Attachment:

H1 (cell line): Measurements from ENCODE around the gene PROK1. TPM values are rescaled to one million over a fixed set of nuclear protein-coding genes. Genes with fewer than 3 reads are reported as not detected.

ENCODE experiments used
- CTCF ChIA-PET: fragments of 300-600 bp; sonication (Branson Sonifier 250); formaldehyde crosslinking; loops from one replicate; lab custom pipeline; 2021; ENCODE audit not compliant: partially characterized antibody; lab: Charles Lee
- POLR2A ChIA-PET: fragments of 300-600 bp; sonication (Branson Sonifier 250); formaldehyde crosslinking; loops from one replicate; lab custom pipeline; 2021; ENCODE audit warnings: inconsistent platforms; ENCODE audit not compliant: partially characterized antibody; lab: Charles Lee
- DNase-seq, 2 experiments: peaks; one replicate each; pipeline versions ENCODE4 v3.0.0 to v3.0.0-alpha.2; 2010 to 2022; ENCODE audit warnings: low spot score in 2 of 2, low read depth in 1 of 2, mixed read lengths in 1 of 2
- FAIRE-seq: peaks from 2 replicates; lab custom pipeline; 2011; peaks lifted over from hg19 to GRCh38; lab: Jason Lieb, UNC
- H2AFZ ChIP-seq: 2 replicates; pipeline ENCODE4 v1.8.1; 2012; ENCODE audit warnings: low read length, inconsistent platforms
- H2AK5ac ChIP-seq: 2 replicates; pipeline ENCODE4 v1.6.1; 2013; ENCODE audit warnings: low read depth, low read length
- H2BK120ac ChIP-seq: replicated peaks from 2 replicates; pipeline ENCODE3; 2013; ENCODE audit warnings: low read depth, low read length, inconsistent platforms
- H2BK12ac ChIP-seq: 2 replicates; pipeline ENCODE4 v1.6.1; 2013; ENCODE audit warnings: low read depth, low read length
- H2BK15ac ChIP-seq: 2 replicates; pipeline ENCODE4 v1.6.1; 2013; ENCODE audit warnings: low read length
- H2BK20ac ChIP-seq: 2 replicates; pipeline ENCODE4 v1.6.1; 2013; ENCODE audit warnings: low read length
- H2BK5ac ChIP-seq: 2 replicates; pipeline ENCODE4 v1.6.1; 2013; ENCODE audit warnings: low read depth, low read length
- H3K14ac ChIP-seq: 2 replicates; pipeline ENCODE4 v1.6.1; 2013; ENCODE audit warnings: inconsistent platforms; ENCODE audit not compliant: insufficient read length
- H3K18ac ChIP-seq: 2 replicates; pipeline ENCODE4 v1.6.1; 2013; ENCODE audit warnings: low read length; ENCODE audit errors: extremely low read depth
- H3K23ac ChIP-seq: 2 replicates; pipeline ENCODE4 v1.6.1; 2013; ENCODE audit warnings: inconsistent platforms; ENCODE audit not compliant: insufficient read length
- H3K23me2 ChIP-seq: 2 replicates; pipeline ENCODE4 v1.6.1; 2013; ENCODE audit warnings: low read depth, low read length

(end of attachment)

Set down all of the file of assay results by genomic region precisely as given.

H1 (cell line): Measurements from ENCODE around the gene PROK1. TPM values are rescaled to one million over a fixed set of nuclear protein-coding genes. Genes with fewer than 3 reads are reported as not detected.

ENCODE experiments used
- CTCF ChIA-PET: fragments of 300-600 bp; sonication (Branson Sonifier 250); formaldehyde crosslinking; loops from one replicate; lab custom pipeline; 2021; ENCODE audit not compliant: partially characterized antibody; lab: Charles Lee
- POLR2A ChIA-PET: fragments of 300-600 bp; sonication (Branson Sonifier 250); formaldehyde crosslinking; loops from one replicate; lab custom pipeline; 2021; ENCODE audit warnings: inconsistent platforms; ENCODE audit not compliant: partially characterized antibody; lab: Charles Lee
- DNase-seq, 2 experiments: peaks; one replicate each; pipeline versions ENCODE4 v3.0.0 to v3.0.0-alpha.2; 2010 to 2022; ENCODE audit warnings: low spot score in 2 of 2, low read depth in 1 of 2, mixed read lengths in 1 of 2
- FAIRE-seq: peaks from 2 replicates; lab custom pipeline; 2011; peaks lifted over from hg19 to GRCh38; lab: Jason Lieb, UNC
- H2AFZ ChIP-seq: 2 replicates; pipeline ENCODE4 v1.8.1; 2012; ENCODE audit warnings: low read length, inconsistent platforms
- H2AK5ac ChIP-seq: 2 replicates; pipeline ENCODE4 v1.6.1; 2013; ENCODE audit warnings: low read depth, low read length
- H2BK120ac ChIP-seq: replicated peaks from 2 replicates; pipeline ENCODE3; 2013; ENCODE audit warnings: low read depth, low read length, inconsistent platforms
- H2BK12ac ChIP-seq: 2 replicates; pipeline ENCODE4 v1.6.1; 2013; ENCODE audit warnings: low read depth, low read length
- H2BK15ac ChIP-seq: 2 replicates; pipeline ENCODE4 v1.6.1; 2013; ENCODE audit warnings: low read length
- H2BK20ac ChIP-seq: 2 replicates; pipeline ENCODE4 v1.6.1; 2013; ENCODE audit warnings: low read length
- H2BK5ac ChIP-seq: 2 replicates; pipeline ENCODE4 v1.6.1; 2013; ENCODE audit warnings: low read depth, low read length
- H3K14ac ChIP-seq: 2 replicates; pipeline ENCODE4 v1.6.1; 2013; ENCODE audit warnings: inconsistent platforms; ENCODE audit not compliant: insufficient read length
- H3K18ac ChIP-seq: 2 replicates; pipeline ENCODE4 v1.6.1; 2013; ENCODE audit warnings: low read length; ENCODE audit errors: extremely low read depth
- H3K23ac ChIP-seq: 2 replicates; pipeline ENCODE4 v1.6.1; 2013; ENCODE audit warnings: inconsistent platforms; ENCODE audit not compliant: insufficient read length
- H3K23me2 ChIP-seq: 2 replicates; pipeline ENCODE4 v1.6.1; 2013; ENCODE audit warnings: low read depth, low read length